Take some heartbreak, dip it in funky bayou swamp water, drag it across the marsh and leave it in the hot Louisiana sunshine to dry. Lift it up with a stiff backbeat, add some tinkly piano or some melancholy squeezebox, and let 'er rip. Swamp pop was a late '50s-early '60s hybrid of r&b, country, and honky-tonk that bled all over the various musical charts. Cookie and the Cupcakes' “Mathilda” is the genre's signature tune, as is most anything by Bobby Charles Guidry. Fats Domino's catalog is saturated with the stuff-embodied in tunes like “Walkin' To New Orleans,” “Before I Grow Too Old.” Toussaint McCall's “Nothing Takes the Place of You” is a classic swamp weeper. Freddy Fender blurred the line between Tex-Mex and swamp pop with “Before The Next Teardrop Falls” and “Wasted Days And Wasted Nights, and Dale and Grace's '63 hit “I'm Leavin' It Up To You,” put some country whine in the mix as well.
Composed of members of the Pine Leaf Boys and The Red Stick Ramblers, the Revelers are recent contributors to swamp pop,but have plenty of credentials and heritage to back 'em up. Blake Miller on accordion and vocals, Chas Justus on electric and acoustic guitars and vocals, Chris Miller on tenor sax, Daniel Coolik on fiddle and electric guitar, Eric Frey on bass and vocals, and Glenn Fields on drums and vocals bring new life to the genre without wallowing in nostalgia.
Although you get plenty of bang for your buck, there are only four cuts on the latest EP, as there were on Volume one.
The cuts included here are not swamp pop classics- yet. Gary U.S Bonds is best known for his '61 hit, “Quarter To 3.” His '61 single “A Trip to the Moon” was the flip side of another minor hit, “School Is In." The Revelers "Moon" makeover is punched up a bit, Cajunized and delivered with the same frenetic energy as the original, but with more of a country feel.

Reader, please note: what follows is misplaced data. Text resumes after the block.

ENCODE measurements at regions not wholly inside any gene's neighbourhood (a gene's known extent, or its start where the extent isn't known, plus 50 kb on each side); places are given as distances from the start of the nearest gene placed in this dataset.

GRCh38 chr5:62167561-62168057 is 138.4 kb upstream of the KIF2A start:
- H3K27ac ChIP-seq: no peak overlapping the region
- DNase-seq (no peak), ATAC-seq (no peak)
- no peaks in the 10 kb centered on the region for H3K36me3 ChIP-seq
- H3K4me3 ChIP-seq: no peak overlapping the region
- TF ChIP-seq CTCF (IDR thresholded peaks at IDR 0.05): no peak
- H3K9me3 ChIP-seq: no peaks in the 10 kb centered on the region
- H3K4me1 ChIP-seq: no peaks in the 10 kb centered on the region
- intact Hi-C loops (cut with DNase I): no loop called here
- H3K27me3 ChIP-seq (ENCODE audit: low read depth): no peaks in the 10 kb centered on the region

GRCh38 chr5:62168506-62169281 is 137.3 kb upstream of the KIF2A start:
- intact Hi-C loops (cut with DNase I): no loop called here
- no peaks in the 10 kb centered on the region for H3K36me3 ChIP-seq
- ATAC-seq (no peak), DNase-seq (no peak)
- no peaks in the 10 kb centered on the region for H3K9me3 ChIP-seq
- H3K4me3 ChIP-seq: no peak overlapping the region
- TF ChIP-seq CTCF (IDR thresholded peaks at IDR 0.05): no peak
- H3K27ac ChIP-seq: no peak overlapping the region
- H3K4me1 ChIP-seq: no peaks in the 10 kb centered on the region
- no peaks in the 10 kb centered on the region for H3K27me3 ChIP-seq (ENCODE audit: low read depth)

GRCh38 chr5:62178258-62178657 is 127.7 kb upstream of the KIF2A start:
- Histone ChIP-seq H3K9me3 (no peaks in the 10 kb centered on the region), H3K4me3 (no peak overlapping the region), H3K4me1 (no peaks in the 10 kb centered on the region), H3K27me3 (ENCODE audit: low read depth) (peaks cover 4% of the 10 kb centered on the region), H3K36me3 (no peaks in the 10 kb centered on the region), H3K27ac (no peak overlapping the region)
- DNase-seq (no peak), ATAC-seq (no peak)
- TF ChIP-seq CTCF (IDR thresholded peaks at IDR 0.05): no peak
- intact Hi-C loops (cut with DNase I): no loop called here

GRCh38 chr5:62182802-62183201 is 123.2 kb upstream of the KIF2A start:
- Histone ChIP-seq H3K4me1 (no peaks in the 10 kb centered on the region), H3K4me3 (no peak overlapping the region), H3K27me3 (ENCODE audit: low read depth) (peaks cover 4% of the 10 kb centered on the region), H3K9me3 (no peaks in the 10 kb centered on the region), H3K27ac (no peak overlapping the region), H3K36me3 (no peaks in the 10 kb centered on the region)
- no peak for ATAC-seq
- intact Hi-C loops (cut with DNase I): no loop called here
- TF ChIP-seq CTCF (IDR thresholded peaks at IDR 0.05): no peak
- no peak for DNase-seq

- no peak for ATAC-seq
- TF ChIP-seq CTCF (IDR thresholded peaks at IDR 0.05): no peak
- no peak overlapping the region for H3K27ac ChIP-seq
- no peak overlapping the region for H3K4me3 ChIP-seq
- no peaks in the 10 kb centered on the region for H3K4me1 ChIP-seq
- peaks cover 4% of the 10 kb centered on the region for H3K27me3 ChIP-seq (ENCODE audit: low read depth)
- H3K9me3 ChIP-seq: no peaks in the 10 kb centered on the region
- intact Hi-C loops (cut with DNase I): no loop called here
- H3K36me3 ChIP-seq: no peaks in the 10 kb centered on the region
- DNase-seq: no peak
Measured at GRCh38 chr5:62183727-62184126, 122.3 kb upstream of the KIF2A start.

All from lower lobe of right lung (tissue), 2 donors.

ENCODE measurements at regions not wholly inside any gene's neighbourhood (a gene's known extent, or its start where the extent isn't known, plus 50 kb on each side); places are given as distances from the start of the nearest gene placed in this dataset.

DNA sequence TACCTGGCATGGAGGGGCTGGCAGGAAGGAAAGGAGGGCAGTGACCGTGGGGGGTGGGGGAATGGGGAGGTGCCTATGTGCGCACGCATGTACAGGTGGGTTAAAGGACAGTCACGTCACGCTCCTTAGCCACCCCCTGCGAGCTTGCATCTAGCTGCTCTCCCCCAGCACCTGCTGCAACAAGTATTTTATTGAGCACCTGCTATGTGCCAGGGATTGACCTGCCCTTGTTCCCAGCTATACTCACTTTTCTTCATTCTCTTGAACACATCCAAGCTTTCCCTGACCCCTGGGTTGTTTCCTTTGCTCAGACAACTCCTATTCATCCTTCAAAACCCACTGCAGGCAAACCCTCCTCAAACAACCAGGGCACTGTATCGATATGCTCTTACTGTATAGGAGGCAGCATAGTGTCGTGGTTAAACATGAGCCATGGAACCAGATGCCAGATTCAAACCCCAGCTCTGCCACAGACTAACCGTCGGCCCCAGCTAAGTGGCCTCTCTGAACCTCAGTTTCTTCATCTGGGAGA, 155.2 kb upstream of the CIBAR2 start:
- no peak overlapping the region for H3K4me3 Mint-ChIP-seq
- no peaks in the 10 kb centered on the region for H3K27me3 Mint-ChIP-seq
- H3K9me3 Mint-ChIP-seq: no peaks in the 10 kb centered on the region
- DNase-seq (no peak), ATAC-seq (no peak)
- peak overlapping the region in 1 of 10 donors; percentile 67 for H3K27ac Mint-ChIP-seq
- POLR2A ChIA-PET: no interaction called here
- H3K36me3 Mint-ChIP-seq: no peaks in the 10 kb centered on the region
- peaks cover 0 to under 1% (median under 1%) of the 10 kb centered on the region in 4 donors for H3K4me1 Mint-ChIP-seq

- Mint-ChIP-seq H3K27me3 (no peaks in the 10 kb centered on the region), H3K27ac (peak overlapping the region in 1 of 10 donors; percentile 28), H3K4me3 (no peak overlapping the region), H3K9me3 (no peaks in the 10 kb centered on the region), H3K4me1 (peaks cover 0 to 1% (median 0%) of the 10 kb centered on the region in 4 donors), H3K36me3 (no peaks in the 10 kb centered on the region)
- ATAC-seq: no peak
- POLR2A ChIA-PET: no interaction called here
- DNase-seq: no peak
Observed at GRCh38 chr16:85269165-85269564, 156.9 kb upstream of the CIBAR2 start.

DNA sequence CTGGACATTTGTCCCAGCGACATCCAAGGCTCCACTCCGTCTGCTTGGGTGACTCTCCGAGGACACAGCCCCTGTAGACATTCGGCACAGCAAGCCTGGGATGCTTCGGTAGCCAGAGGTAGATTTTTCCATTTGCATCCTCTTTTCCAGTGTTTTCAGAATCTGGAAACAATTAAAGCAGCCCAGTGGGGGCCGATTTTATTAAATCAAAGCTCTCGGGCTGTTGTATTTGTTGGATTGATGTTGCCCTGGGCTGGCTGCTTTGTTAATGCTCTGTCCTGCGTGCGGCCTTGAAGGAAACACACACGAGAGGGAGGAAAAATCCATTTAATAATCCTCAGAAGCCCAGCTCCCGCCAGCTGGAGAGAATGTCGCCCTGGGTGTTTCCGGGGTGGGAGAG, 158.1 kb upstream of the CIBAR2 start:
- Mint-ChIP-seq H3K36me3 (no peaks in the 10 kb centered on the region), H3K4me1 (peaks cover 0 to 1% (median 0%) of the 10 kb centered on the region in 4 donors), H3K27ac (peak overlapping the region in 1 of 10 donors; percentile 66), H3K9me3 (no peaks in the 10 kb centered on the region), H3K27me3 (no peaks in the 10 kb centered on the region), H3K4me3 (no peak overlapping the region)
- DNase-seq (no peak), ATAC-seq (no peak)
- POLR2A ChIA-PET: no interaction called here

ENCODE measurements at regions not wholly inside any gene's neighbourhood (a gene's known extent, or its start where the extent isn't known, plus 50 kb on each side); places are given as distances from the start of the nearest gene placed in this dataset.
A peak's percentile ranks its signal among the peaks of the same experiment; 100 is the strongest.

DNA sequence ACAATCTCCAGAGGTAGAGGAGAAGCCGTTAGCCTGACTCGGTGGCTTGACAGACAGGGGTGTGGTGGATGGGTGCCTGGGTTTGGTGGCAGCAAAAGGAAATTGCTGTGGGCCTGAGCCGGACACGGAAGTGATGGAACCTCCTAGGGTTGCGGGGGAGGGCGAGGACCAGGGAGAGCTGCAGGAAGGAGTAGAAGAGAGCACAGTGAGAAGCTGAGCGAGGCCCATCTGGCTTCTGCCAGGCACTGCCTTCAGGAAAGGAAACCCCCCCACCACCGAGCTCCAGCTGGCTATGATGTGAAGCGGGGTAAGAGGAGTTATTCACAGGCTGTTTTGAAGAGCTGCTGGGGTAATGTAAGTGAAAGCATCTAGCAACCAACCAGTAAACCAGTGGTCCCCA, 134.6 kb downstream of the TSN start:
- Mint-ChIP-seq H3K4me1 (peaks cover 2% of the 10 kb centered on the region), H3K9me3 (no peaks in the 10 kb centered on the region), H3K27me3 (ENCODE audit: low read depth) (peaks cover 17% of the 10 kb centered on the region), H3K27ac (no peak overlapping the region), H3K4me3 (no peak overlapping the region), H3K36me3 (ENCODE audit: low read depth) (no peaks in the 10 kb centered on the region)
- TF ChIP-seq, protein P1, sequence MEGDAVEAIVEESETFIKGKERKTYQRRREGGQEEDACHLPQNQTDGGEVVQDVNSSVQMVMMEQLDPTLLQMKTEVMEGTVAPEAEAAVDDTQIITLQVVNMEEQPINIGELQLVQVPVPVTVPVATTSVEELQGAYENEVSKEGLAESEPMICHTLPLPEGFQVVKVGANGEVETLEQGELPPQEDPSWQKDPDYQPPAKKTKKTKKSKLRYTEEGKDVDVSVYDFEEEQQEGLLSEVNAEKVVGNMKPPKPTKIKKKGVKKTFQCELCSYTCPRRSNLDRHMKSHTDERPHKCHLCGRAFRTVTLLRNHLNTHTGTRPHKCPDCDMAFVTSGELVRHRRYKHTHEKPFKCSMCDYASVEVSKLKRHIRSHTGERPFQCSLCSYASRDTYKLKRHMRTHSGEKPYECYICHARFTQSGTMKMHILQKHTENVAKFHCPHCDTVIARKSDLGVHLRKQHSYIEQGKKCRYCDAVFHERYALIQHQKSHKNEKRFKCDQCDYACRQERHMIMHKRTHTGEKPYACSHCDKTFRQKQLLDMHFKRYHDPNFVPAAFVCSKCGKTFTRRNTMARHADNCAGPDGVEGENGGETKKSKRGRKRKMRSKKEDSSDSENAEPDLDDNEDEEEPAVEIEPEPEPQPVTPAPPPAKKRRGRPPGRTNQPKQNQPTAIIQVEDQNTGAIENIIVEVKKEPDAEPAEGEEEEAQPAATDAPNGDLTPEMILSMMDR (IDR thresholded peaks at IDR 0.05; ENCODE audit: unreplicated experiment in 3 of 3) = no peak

“If Its Really Gotta Be This Way” is more in the classic swamp pop framework. Arthur Alexander's original is country-flavored soul. The Revelers make it over as Cajun Doo-wop, buoyed by Miller's hiccuping accordion all the way through.
“Nobody Would Know” is actual swamp pop royalty. Warren Storm's original is a bit slower and more soulful, but Glenn Fields vocal on the makeover crosses it over into country crooning, but the guitar solo takes it into soulful blues territory before Fields rurally reclaims it.
Legendary Swamper Spooner Oldmam's “Lonely Women Make Good Lovers” original is a bizarre mashup of freak-folk/country vocal backed by his reverb-drenched Ry Cooder-style guitar.
The Revelers take this one to the chop shop and drive it out with a Tex-Mex makeover that would have fitted perfectly in Freddie Fender's catalog.
The only problem with any Revelers release is there ain't never enough of it. The boys have been grabbing time between gigs with the Pine Leaf Boys and The Red Stick Ramblers,but with a 2016 Grammy nomination for Best Regional Roots Music for their full length release Get Ready and curating and appearing in the Blackpot Festival in Lafayette each year,hopefully there's a chance to get a belly and an earful of the new generation of swamp pop heroes.